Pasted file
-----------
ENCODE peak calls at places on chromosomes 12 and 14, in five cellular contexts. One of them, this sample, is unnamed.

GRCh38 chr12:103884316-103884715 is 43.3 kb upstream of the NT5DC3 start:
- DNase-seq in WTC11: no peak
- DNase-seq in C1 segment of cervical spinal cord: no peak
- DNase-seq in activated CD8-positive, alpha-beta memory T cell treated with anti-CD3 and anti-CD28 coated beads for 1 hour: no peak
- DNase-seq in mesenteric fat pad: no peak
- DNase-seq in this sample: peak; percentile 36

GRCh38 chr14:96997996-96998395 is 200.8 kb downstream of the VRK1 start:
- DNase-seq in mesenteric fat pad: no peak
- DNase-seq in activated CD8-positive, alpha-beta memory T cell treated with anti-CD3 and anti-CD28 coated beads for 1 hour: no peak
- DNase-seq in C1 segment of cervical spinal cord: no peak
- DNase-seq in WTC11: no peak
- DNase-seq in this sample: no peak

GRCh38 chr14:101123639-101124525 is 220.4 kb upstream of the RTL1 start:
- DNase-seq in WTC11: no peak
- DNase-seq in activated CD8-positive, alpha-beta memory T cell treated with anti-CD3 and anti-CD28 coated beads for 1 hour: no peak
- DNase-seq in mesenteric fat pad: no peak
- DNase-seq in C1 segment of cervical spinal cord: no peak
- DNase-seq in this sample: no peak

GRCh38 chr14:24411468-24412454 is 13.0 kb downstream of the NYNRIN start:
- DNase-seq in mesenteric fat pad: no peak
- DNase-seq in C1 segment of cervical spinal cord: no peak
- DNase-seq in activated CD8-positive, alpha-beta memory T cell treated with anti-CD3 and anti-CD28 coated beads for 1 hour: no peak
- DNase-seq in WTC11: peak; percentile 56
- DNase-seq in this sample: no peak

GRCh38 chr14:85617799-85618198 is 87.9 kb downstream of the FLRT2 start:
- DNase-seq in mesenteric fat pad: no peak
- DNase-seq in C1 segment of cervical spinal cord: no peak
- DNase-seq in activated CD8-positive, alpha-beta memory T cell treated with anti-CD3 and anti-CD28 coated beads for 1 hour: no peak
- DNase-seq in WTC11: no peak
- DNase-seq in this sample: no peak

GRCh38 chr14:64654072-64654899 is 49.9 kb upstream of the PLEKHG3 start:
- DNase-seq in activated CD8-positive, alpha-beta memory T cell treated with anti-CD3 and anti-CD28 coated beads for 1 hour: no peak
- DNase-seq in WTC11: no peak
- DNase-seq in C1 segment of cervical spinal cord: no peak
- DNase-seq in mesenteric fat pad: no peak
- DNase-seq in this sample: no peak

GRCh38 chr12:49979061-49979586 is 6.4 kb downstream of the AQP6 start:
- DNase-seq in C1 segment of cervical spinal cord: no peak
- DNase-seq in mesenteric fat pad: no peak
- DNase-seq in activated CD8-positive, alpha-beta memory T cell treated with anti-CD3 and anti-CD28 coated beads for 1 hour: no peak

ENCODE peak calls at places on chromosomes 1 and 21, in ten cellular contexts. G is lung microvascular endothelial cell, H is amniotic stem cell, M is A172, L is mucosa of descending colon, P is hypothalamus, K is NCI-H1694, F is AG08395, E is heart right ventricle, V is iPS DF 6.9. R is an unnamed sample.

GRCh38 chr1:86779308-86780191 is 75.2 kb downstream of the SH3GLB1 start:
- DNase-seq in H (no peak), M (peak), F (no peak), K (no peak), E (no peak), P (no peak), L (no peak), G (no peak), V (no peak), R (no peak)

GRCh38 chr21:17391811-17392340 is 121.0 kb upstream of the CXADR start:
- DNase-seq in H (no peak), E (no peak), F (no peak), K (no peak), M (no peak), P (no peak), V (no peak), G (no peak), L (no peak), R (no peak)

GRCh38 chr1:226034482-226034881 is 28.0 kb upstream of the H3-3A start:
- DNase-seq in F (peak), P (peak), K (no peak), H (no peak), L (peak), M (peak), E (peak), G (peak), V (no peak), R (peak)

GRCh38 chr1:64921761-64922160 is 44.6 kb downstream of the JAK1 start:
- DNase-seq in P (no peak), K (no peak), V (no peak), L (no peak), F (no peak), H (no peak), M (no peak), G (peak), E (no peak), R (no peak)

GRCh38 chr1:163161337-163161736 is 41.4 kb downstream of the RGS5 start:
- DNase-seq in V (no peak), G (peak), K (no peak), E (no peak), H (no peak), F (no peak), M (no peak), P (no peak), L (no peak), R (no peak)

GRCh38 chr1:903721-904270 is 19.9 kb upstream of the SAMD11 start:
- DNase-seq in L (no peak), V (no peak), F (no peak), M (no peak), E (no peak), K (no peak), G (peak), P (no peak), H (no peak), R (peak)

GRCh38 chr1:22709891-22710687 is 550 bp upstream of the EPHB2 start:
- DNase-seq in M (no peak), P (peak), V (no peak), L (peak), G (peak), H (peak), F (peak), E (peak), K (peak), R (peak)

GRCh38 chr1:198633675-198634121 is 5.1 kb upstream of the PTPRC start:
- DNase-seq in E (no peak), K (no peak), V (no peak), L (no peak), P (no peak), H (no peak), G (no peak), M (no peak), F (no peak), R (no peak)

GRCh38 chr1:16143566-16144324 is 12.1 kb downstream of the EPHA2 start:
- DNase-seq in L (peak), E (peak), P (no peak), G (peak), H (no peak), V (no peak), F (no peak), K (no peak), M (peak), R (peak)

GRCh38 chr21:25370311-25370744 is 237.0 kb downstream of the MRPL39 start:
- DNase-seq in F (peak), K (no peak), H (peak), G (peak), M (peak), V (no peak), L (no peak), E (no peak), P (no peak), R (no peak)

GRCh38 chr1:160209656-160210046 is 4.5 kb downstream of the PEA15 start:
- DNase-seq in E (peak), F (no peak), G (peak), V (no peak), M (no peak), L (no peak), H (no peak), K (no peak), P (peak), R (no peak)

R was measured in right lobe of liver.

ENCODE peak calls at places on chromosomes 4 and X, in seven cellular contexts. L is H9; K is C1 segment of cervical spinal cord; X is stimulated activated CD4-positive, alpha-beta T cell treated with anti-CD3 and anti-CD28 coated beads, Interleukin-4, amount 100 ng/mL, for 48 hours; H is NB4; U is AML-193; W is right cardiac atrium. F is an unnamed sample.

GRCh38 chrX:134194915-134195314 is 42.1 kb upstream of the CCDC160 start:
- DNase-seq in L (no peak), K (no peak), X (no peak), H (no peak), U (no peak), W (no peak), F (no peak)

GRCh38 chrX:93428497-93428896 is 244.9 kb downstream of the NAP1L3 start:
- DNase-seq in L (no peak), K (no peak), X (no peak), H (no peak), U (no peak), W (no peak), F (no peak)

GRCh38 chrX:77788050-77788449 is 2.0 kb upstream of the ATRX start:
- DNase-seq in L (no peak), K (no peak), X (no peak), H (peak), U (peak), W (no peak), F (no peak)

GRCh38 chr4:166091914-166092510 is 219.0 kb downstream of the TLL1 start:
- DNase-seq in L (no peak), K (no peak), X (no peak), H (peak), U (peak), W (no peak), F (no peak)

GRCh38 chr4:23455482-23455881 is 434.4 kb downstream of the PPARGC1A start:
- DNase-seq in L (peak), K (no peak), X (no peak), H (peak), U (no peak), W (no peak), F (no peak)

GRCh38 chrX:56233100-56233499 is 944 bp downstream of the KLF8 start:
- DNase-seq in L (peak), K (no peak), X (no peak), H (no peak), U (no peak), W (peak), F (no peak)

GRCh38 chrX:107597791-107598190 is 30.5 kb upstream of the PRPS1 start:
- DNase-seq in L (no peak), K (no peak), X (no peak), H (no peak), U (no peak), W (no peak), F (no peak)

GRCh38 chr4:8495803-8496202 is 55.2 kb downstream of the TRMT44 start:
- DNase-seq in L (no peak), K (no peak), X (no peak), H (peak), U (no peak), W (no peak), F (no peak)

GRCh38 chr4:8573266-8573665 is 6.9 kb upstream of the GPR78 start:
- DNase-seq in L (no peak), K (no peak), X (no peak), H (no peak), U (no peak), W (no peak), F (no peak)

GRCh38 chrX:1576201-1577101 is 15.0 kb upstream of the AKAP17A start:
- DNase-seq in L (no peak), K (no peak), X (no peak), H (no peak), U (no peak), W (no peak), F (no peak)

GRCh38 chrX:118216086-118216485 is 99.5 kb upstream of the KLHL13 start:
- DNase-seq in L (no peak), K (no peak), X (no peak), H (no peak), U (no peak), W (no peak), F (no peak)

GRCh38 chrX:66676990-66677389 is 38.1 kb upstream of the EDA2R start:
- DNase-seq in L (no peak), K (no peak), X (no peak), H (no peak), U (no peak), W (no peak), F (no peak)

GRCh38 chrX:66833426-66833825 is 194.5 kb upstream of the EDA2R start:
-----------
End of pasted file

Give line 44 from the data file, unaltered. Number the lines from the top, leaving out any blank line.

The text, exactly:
- DNase-seq in H (no peak), M (peak), F (no peak), K (no peak), E (no peak), P (no peak), L (no peak), G (no peak), V (no peak), R (no peak)